D.B. v. State of Indiana (NFP)
49A04-1004-JV-294
Juvenile. Affirms adjudication as a delinquent for committing what would be Class C felony child molesting, Class A misdemeanor resisting law enforcement, and Class B misdemeanor criminal mischief if committed by an adult.

Chretien Arnold v. State of Indiana (NFP)
45A03-1004-CR-210
Criminal. Affirms convictions of two counts of Class B felony robbery.

Walter Angermeier, et al. v. Indiana Farmers Mutual Ins. Group (NFP)
65A04-1004-PL-230
Civil plenary. Affirms summary judgment for Indiana Farmers Mutual Insurance Group in Angermeier’s suit that it breached its duty to deal with Angermeier in good faith.  

Indiana Tax Court had posted no opinions at IL deadline.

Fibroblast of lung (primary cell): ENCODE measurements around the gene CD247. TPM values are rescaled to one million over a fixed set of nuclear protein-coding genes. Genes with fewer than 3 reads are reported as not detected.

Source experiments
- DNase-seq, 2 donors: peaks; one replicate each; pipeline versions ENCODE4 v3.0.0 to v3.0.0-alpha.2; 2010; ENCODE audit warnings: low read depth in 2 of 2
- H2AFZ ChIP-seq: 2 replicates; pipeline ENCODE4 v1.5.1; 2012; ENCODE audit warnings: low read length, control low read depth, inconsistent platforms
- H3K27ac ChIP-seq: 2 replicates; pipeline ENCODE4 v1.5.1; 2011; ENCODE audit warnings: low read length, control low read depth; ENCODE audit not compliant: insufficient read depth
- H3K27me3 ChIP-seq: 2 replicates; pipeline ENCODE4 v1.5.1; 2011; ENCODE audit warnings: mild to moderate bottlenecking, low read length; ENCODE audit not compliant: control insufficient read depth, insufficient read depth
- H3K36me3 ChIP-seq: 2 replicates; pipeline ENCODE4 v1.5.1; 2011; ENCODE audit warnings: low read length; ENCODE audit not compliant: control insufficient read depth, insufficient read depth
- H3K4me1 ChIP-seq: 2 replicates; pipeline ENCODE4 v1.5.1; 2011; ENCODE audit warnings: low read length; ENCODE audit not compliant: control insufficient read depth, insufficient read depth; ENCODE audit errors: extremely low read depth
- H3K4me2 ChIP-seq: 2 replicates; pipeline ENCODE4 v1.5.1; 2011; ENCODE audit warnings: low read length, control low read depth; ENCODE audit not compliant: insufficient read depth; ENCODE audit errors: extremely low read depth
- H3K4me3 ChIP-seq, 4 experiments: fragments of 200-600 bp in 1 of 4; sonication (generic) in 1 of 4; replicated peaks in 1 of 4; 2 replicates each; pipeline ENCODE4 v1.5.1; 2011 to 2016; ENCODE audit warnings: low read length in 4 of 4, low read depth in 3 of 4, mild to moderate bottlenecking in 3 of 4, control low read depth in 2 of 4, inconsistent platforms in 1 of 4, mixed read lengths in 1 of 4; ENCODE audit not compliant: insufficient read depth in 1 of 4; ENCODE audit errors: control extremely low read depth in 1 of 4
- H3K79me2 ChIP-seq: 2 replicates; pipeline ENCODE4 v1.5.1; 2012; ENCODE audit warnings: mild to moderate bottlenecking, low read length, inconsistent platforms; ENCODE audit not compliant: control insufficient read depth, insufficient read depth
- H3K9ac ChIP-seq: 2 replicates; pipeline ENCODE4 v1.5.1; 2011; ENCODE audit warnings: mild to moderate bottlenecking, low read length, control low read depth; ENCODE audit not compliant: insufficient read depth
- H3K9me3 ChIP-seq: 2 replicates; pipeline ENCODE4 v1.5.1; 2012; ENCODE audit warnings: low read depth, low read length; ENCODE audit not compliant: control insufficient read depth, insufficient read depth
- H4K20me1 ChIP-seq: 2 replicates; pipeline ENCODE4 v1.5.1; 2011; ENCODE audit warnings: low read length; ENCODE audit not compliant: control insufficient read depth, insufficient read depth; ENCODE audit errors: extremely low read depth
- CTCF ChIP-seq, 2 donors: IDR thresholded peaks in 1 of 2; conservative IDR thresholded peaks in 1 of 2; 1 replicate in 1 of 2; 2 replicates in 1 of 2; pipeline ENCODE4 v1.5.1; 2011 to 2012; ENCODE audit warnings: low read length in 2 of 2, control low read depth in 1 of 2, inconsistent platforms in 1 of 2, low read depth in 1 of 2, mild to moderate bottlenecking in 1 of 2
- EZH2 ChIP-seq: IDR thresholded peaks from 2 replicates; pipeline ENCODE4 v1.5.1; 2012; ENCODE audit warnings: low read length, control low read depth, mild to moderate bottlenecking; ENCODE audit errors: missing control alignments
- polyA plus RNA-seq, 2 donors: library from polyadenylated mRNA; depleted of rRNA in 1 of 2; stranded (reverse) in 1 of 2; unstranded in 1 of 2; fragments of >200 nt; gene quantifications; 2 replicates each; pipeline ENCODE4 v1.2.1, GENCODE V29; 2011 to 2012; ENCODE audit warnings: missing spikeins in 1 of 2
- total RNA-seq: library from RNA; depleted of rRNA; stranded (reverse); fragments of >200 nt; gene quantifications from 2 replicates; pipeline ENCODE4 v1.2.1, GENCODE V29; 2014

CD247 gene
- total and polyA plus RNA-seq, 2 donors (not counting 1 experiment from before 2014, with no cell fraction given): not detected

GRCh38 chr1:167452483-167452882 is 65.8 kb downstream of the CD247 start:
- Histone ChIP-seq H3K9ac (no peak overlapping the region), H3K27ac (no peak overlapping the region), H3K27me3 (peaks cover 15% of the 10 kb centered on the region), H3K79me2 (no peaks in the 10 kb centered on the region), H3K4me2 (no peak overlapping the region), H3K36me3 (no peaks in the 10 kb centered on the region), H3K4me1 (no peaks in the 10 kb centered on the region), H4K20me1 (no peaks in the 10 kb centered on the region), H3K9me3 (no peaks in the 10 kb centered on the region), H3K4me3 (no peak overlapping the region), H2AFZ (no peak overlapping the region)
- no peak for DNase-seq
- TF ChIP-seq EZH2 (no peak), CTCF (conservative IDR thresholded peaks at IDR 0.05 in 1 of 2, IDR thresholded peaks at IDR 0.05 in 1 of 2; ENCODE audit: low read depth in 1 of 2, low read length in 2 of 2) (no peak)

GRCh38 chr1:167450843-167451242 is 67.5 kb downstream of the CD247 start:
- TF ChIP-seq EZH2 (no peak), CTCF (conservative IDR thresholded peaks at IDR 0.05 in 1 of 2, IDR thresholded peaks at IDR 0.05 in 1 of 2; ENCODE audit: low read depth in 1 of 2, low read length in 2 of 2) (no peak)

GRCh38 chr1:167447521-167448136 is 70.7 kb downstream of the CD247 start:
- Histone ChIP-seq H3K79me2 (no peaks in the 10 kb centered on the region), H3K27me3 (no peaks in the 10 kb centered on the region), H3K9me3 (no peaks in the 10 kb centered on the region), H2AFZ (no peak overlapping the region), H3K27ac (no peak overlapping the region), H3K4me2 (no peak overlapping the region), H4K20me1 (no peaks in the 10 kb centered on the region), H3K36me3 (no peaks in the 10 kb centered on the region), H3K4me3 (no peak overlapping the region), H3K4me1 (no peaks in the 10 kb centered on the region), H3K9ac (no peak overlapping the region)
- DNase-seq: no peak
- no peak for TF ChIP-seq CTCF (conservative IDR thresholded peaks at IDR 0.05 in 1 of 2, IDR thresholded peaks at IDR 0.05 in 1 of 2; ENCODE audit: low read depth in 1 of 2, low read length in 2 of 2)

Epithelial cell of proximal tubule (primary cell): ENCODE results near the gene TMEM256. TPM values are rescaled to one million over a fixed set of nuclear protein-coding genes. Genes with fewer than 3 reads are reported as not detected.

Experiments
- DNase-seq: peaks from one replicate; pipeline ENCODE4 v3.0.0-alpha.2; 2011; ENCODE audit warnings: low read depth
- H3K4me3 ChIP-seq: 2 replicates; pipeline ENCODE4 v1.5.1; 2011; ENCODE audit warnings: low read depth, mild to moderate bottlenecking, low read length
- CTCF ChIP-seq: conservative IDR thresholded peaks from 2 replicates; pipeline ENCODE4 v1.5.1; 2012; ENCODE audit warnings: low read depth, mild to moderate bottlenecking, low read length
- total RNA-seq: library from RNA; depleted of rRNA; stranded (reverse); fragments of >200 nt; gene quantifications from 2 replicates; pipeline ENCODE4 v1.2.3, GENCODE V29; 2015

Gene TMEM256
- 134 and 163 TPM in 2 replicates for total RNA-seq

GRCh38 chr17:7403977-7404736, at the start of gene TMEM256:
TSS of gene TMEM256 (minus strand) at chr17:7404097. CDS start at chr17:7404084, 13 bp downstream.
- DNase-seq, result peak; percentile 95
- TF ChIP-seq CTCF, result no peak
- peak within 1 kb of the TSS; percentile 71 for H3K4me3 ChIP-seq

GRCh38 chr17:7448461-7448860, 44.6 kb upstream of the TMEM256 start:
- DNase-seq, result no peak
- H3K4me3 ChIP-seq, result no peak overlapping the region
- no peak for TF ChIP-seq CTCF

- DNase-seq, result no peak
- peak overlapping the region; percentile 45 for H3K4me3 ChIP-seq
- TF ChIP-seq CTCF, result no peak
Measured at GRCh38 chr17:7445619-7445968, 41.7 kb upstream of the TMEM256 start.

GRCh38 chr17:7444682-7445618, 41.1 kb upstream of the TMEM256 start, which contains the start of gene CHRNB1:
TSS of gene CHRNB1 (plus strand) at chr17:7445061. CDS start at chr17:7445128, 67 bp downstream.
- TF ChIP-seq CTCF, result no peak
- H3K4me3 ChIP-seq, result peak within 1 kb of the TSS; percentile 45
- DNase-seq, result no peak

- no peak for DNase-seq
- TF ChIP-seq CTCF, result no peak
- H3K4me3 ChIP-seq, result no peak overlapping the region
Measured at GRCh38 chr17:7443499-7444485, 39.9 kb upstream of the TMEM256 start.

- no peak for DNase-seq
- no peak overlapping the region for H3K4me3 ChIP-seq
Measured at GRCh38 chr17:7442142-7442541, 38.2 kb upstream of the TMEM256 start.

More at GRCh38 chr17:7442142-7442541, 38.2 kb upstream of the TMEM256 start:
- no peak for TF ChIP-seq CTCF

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  1. It's a big fat black mark against the US that they radicalized a lot of these Afghan jihadis in the 80s to fight the soviets and then when they predictably got around to biting the hand that fed them, the US had to invade their homelands, install a bunch of corrupt drug kingpins and kleptocrats, take these guys and torture the hell out of them. Why for example did the US have to sodomize them? Dubya said "they hate us for our freedoms!" Here, try some of that freedom whether you like it or not!!! Now they got even more reasons to hate us-- lets just keep bombing the crap out of their populations, installing more puppet regimes, arming one faction against another, etc etc etc.... the US is becoming a monster. No wonder they hate us. Here's my modest recommendation. How about we follow "Just War" theory in the future. St Augustine had it right. How about we treat these obvious prisoners of war according to the Geneva convention instead of torturing them in sadistic and perverted ways.